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Distracted Driving: What State Has The Safest Drivers?

When it comes to distracted driving, Florida ranks second in the country according to a recent study, which clearly suggests we all need to put down your phones. The findings suggest 92 percent of drivers nationwide with cell phones have used them while in a moving car in the past 30 days, according to EverQuote Inc., the online insurance firm that released the study’s results. The study compiled data through 2.7 million vehicle trips and 230 million miles drives through a motion-sensing app to detect speeding, quick acceleration, hard braking, and other bad driving traits while the phone was in use carried by drivers on their smartphones over millions of miles between April 2016 and March 2017 .

It concluded that Midwesterners are the safest drivers, while Northeasterners speed the most and Southern drivers are most likely to use cellphones while driving.

The EverDrive technology does not count hands-free devices, but aims rather to detect active hand-held phone use such as unlocking a phone while the vehicle is moving, Ruffing said. Use can include texting and talking. Almost everyone breaks the rules sometimes, even when they know an app is recording what they do. But some do it more than others.

Southerners, including Floridians, have the highest phone usage rate while driving – on 41 percent of trips. Other regions used the phone on 34 percent to 37 percent of trips.

Some of the differences may be explained by state laws. Few Southern states, for example, have blanket laws that ban the use of cellphones while driving, according to an assessment of state laws this month by the National Conference of State Legislatures. Lower speed limits in the Northeast may make it easier to get caught speeding.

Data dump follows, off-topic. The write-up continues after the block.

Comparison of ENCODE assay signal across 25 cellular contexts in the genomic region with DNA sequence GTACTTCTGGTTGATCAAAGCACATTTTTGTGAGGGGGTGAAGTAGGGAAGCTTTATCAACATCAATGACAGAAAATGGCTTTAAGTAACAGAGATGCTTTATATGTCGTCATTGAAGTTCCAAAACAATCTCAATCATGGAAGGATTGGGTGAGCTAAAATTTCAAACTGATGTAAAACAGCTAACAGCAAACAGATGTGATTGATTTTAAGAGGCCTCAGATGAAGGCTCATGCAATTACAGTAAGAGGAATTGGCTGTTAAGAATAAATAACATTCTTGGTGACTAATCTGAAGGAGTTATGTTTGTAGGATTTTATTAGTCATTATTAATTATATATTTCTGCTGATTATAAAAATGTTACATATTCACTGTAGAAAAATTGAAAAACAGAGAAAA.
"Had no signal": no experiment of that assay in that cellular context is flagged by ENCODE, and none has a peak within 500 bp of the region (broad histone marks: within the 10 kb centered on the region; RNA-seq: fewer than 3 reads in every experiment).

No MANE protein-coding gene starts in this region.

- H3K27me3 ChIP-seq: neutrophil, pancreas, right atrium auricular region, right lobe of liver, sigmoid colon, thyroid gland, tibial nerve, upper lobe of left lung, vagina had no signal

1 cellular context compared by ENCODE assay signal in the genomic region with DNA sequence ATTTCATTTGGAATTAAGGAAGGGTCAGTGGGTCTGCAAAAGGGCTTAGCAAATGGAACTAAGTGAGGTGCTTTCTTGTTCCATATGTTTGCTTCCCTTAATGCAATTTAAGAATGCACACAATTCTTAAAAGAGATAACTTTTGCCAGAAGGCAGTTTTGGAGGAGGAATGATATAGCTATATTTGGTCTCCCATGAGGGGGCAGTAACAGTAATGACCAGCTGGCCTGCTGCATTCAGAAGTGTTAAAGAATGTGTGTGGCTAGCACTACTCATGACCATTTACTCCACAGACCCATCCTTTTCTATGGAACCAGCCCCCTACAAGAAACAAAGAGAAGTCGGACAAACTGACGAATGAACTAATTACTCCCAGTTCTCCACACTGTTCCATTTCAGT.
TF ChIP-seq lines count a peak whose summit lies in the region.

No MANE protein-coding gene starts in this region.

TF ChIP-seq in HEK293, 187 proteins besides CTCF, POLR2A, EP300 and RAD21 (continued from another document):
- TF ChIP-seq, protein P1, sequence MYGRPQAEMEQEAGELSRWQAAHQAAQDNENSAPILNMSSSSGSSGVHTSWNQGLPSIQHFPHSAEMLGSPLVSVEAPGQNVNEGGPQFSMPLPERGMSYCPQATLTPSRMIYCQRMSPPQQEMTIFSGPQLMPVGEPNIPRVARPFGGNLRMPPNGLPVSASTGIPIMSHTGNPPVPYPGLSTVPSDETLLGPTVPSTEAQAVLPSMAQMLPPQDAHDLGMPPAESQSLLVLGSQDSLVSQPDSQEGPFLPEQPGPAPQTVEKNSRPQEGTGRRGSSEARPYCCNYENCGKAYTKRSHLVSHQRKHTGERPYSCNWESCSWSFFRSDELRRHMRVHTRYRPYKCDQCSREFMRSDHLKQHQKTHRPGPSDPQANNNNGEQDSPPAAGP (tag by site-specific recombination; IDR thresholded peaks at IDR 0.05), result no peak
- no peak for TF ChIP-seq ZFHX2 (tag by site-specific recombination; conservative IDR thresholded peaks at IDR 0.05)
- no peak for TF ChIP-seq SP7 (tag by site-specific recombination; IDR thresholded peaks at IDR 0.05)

The differences in regional and even state-by-state driving habits cast new light on recent statistics that show the most dramatic two-year increase in road-related fatalities in decades, and add fuel to the debate over the effect state laws and enforcement play in making travel on streets and highways less dangerous.

In its March report on a projected record 11 percent increase in pedestrian fatalities for 2016, the Governors Highway Safety Association pointed to an increase in driving after the recession, as well as more distractions from growing cellphone use by drivers and pedestrians, as the likely causes.

That could help explain why Florida has a high rate of pedestrian fatalities. Florida drivers also seem to be a talkative bunch when behind the wheel, which can be distracting. They rank second on Everquote’s list of states with the largest proportion of drivers using phones while driving. Florida also has a high share of elderly drivers – 22 percent are 65 and over, second only to West Virginia, according to national figures.

Also, we have a high number of crashes attributed to distracted driving. According to the state department of Highway Safety and Motor Vehicles, there were almost 50,000 crashes involving distracted driving in Florida, in 2016, which is more than five crashes every hour. These distracted driving crashes accounted for more than 3,500 serious injuries and 233 deaths.

Not everyone agrees that distraction from new technology is to blame for the recent spike in road-related deaths. Russ Rader, spokesman for the industry-funded Insurance Institute for Highway Safety, said other factors are more likely to blame.

“Other things are happening that make driving riskier,” Rader said. “Teens, the riskiest drivers, are coming back into the driving force, and many states are raising speed limits. Study after study shows that increased speeds make crashes more likely, and the crashes that happen are more severe.”

The biggest regional factor, Rader said, is that rural roads are deadlier because they’re often two lanes and have high speed limits.

The Governors Highway Safety Association said through its communications director Kara Macek that states need more regulation and policing for all unsafe behavior.

“We’ve got to get these laws on the books and we’ve got to get the police on the street enforcing them,” Macek said. “These things only stop when people know they’re going to get caught




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